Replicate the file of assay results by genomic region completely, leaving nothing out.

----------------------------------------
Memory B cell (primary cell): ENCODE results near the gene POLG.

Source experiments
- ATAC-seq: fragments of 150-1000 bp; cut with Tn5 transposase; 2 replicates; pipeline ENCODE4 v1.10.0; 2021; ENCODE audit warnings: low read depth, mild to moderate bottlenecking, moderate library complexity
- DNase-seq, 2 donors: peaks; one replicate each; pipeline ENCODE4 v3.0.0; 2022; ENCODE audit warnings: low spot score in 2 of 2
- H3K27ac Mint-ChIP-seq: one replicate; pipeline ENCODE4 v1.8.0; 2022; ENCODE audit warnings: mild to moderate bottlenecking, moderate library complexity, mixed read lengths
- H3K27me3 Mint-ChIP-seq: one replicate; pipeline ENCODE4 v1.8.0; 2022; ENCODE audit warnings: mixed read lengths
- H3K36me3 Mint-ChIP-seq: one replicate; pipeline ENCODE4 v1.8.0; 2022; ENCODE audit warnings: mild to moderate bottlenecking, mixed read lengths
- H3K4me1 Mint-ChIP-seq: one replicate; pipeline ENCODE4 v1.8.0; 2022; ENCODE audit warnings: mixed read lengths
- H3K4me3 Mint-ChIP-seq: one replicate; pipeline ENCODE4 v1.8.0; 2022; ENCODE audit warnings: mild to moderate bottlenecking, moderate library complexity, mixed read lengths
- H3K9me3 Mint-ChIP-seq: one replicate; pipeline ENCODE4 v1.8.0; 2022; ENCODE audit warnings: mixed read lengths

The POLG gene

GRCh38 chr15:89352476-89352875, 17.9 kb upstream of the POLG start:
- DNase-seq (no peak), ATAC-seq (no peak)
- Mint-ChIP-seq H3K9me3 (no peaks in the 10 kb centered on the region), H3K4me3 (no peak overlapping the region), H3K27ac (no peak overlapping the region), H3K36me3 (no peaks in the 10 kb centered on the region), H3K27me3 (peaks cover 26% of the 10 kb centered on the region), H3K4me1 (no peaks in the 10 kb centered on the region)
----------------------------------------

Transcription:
Memory B cell (primary cell): ENCODE results near the gene POLG.

Source experiments
- ATAC-seq: fragments of 150-1000 bp; cut with Tn5 transposase; 2 replicates; pipeline ENCODE4 v1.10.0; 2021; ENCODE audit warnings: low read depth, mild to moderate bottlenecking, moderate library complexity
- DNase-seq, 2 donors: peaks; one replicate each; pipeline ENCODE4 v3.0.0; 2022; ENCODE audit warnings: low spot score in 2 of 2
- H3K27ac Mint-ChIP-seq: one replicate; pipeline ENCODE4 v1.8.0; 2022; ENCODE audit warnings: mild to moderate bottlenecking, moderate library complexity, mixed read lengths
- H3K27me3 Mint-ChIP-seq: one replicate; pipeline ENCODE4 v1.8.0; 2022; ENCODE audit warnings: mixed read lengths
- H3K36me3 Mint-ChIP-seq: one replicate; pipeline ENCODE4 v1.8.0; 2022; ENCODE audit warnings: mild to moderate bottlenecking, mixed read lengths
- H3K4me1 Mint-ChIP-seq: one replicate; pipeline ENCODE4 v1.8.0; 2022; ENCODE audit warnings: mixed read lengths
- H3K4me3 Mint-ChIP-seq: one replicate; pipeline ENCODE4 v1.8.0; 2022; ENCODE audit warnings: mild to moderate bottlenecking, moderate library complexity, mixed read lengths
- H3K9me3 Mint-ChIP-seq: one replicate; pipeline ENCODE4 v1.8.0; 2022; ENCODE audit warnings: mixed read lengths

The POLG gene

GRCh38 chr15:89352476-89352875, 17.9 kb upstream of the POLG start:
- DNase-seq (no peak), ATAC-seq (no peak)
- Mint-ChIP-seq H3K9me3 (no peaks in the 10 kb centered on the region), H3K4me3 (no peak overlapping the region), H3K27ac (no peak overlapping the region), H3K36me3 (no peaks in the 10 kb centered on the region), H3K27me3 (peaks cover 26% of the 10 kb centered on the region), H3K4me1 (no peaks in the 10 kb centered on the region)